Even  playing video games appeared to bring college students closer together,  as did watching television and movies. "Who are we to judge that if we  have friends over for a game night, we are so superior to our teenagers  playing video games together?" Hall tells me. I confess to having been  very judgmental about video games. Hall laughs. "I think it's about  both/and. It's not that either you spend time talking and joking around  and catching up or you only play video games. Both are  friendship-developing activities."

Is 50 hours really what it takes?

Take Your Time, Look Over
Photo by Fabrizio Verrecchia / Unsplash

Fifty hours struck me as a high bar. Surely there were  people I had bonded with more quickly? Then I remembered Aristotle's  observation that friendship takes time even if the wish for friendship  comes quickly. What does 50 hours look like in real life? A college  student could come more than halfway to that requirement by taking a  class with someone for three hours per week.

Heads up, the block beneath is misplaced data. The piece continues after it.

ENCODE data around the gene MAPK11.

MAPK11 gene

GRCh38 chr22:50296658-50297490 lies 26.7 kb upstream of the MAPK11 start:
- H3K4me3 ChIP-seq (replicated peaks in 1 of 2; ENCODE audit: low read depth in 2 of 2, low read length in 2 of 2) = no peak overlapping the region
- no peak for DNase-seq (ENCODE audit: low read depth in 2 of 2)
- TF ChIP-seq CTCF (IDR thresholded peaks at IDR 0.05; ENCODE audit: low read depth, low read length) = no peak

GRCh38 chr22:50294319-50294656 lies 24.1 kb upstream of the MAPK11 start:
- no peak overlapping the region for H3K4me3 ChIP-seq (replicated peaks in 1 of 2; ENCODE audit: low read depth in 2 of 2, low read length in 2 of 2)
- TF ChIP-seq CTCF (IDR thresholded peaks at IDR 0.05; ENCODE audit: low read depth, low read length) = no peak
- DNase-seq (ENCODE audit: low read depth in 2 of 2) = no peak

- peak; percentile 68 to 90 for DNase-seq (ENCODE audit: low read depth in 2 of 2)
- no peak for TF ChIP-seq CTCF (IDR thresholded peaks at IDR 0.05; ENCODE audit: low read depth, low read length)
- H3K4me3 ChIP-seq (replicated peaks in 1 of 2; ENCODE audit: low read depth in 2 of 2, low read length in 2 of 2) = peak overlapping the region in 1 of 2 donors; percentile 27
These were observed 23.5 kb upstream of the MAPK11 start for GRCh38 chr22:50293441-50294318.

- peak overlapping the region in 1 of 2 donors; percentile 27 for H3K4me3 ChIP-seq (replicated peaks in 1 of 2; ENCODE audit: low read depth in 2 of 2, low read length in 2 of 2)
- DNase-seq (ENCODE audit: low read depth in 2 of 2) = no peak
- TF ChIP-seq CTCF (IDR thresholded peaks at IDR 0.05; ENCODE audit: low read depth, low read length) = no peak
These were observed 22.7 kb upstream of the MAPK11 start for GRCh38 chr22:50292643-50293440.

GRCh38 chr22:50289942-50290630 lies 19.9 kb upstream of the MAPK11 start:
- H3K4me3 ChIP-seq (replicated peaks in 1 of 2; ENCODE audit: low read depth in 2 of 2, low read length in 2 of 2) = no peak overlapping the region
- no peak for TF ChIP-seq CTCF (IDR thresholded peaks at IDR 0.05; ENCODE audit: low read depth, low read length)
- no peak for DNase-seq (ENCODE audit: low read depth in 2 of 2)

"Accumulating 30  hours is not hard if you are a college freshman," Hall says. "It's super  hard if your life is like mine when I have a wife and kids and a job,  and my closest friends are hard to come by and time is of the essence." I'm right there with you, I think.

Hall  has a theory that the conversations that bond us to others require  emotional energy. "They also take time and they come with risk," he  says. We are willing to take that risk, Hall believes, in order to  satiate our need to belong. Once that evolutionary need is met, we begin  to conserve energy—to talk less, engage less.

Ultimately, we  privilege the relationships that offer the most bang for our energetic  buck—those that make us feel the greatest sense of belonging—and we  engage in the type of talk that gets us there. It isn't enough to want  friendships.

"You have to spend time investing in people," Hall  says. "It's important to keep it in mind as a priority. It's clear that  many, many adults don't feel they have a lot of time, but if we do not  prioritize these relationships, they are not going to develop."